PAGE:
It's Not Big It's Large
John Metzger's #14 album for 2007
South Texas Girl: Memorable Song #5 for 2007
First Appeared in The Music Box, September 2007, Volume 14, #9
Written by John Metzger
Thu September 6, 2007, 06:00 AM CDT
Although he has retained his reputation as a reliable performer in concert, Lyle Lovett has been lost and adrift as a songwriter for the better part of the past 11 years. Whether itís a coincidence or not, his troubles began shortly after the demise of his high-profile marriage to Julia Roberts in 1995. The following year, he released The Road to Ensenada, an effort that not only stood, until now, as his crowning achievement, but also walked a fine line between being a breakup album and a lighthearted affair. Since then, however, he has been mired in what appears to be a rather long stretch of writerís block.
In fact, with the exception of My Baby Donít Tolerate, his solid if disjointed studio set from 2003, Lovett has tried every trick in the book to pass the time while waiting for his muse to return. In lieu of recording a proper album of new material, he has added a two-disc suite of cover songs (Step Inside This House); a concert collection (Live in Texas); a motion picture soundtrack that mostly featured instrumentals (Dr. T & the Women); a compilation of tunes he contributed to other films (Songs from the Movies); and a retrospective (Anthology, Volume 1: Cowboy Man) to his canon. Therefore, itís impossible not to view his latest effort Itís Not Big Itís Large as a make-or-break proposition. Fortunately for Lovett, the endeavor is both a long overdue return-to-form as well as the strongest and most cohesive outing in his catalogue.
There are several tracks on Itís Not Big Itís Large that initially stand out ó most notably, South Texas Girl and This Traveling Around. Recasting Bruce Springsteen as a Texas crooner with lyrics that owe a debt to Steven Fromholz, the former tune is a remembrance of a car ride Lovett took with his family as a child. It begins and ends with the weathered vocals of Guy Clark, and the transitions between Clark and Lovett enhance the perception that through the song Lovett is connecting the strands of his life from some future vantage point. It is a reflection upon how things have changed as well as how they have stayed the same, and via this self-examination, itís possible to hear Lovett rediscovering who he is as a songwriter. On the latter cut, the notes from an acoustic guitar twinkle gently like stars in the nighttime sky as Lovett openly reveals his broken heart and finds the will to continue.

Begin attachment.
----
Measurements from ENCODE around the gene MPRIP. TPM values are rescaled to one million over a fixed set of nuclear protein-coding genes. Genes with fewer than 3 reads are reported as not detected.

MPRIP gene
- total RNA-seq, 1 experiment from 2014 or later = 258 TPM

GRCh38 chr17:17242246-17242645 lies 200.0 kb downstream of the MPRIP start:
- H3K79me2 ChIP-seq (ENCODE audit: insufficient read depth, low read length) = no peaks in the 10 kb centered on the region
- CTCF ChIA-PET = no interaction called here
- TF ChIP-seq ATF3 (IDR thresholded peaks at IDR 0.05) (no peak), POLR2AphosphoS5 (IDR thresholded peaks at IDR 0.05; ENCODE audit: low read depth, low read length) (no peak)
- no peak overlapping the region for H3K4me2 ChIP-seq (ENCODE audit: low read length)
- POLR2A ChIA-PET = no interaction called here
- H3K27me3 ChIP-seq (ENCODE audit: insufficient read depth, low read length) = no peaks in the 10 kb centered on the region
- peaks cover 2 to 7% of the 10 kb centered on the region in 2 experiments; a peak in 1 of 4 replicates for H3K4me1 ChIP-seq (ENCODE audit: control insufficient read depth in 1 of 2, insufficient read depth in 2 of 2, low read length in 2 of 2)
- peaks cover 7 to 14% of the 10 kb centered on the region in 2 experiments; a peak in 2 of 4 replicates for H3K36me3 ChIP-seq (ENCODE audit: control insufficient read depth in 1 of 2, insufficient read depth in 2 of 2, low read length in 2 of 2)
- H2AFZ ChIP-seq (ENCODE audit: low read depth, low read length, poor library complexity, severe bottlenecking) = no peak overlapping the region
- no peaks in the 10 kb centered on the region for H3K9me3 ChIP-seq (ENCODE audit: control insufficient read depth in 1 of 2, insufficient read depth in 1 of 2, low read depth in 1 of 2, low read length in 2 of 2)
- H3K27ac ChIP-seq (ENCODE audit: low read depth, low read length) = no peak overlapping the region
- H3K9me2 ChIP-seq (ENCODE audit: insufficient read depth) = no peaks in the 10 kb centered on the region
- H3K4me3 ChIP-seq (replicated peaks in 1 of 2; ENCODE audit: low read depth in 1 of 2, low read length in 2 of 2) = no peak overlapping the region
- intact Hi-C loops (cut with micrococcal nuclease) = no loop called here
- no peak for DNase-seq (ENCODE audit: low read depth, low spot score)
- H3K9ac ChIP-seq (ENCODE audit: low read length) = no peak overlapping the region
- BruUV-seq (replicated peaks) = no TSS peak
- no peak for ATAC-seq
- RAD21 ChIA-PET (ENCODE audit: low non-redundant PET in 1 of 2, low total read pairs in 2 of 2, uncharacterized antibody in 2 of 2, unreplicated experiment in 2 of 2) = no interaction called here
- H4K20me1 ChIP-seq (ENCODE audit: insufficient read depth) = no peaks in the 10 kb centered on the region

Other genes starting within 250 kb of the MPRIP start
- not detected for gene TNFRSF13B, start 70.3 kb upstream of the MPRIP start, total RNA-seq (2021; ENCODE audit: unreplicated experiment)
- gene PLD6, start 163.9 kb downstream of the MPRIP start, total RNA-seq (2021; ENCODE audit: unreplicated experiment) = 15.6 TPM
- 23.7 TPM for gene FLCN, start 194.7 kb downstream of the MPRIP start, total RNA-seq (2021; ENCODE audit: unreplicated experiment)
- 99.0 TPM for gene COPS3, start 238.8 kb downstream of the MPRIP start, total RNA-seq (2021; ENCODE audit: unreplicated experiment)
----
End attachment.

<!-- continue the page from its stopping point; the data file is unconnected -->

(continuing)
The rest of the material on Itís Not Big Itís Large seems, at first glance, to be rather inconspicuous. Over the course of his career, Lovett has taken a rather eclectic approach to his albums, and the familiar blend of gospel, blues, jazz, folk, country, and rock styles with which he typically has worked continues to filter through his songs. The difference, however is that where the lines that divided one genre from the next once were quite pronounced ó on his 1989 effort Lyle Lovett and His Large Band, for example ó they now have become blurred to the point where he is able to switch gears midstream.
Throughout Itís Not Big Itís Large, Lovett ó with the help of a cast that includes guests Sam Bush and Bela Fleck as well as longtime associate Viktor Krauss ó moves among the many implements in his toolbox like a master craftsman by adding dashes of brassy horns to the country-tinged fare and subtle shades of mandolin, pedal steel, and banjo to his jazz and blues concoctions. The result is that Itís Not Big Itís Large shifts seamlessly from place to place without ever shocking the senses. Although the aforementioned highlights provide a few attention-grabbing and fully gratifying moments, the rest of the affair takes a little longer to coalesce. Still, it ought not to be dismissed quite so readily because with time, Lovettís grander vision begins to come into view.
When the songs are taken on their own merit, it isnít immediately apparent that Itís Not Big Itís Large is a loose-knit, conceptual work. In order to help guide listeners to this perspective, the album has been sequenced carefully. A cover of Lester Youngís Tickle Toe serves as its overture while reprises of the sharecropper anthem Ainít No More Cane and the bluegrass romp Up in Indiana form the setís finale. At times, Lovettís lyrics turn primal and less descriptive than they have in the past, but the way in which his latest compositions inform each other provides all the meaning that is necessary. On tracks like I Will Rise Up and This Traveling Around, he repeats his lyrics until they become mantras of survival that allow him to beat back the weariness of his lonely existence on the road. On the latter cut as well as on The Alley Song, he laments for loves that have been lost, and he pines for women who, as he puts it, got the best of him. During Up in Indiana, he dreams from his prison cell of a gal from the Hoosier State ó which, incidentally, is where he and Roberts were married ó while on No Big Deal, he seeks redemption by couching a tale of sexual betrayal inside a Sunday morning confession. He also playfully addresses the precipice upon which he has sat since the mid-í90s (All Downhill). In effect, what Lovett did to pull himself out of his rut was to confront the darker corners of his heart and mind with the determined desire of removing the obstacles that had been keeping him from moving forward. Consequently, Itís Not Big Itís Large is the kind of introspective, late-career (or in this case mid-career) masterpiece that rights a ship that many had thought was lost for good.
It's Not Big It's Large is available from
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1 Star: Pitiful
2 Stars: Listenable
3 Stars: Respectable
4 Stars: Excellent
5 Stars: Can't Live Without It!!
Copyright © 2007 The Music Box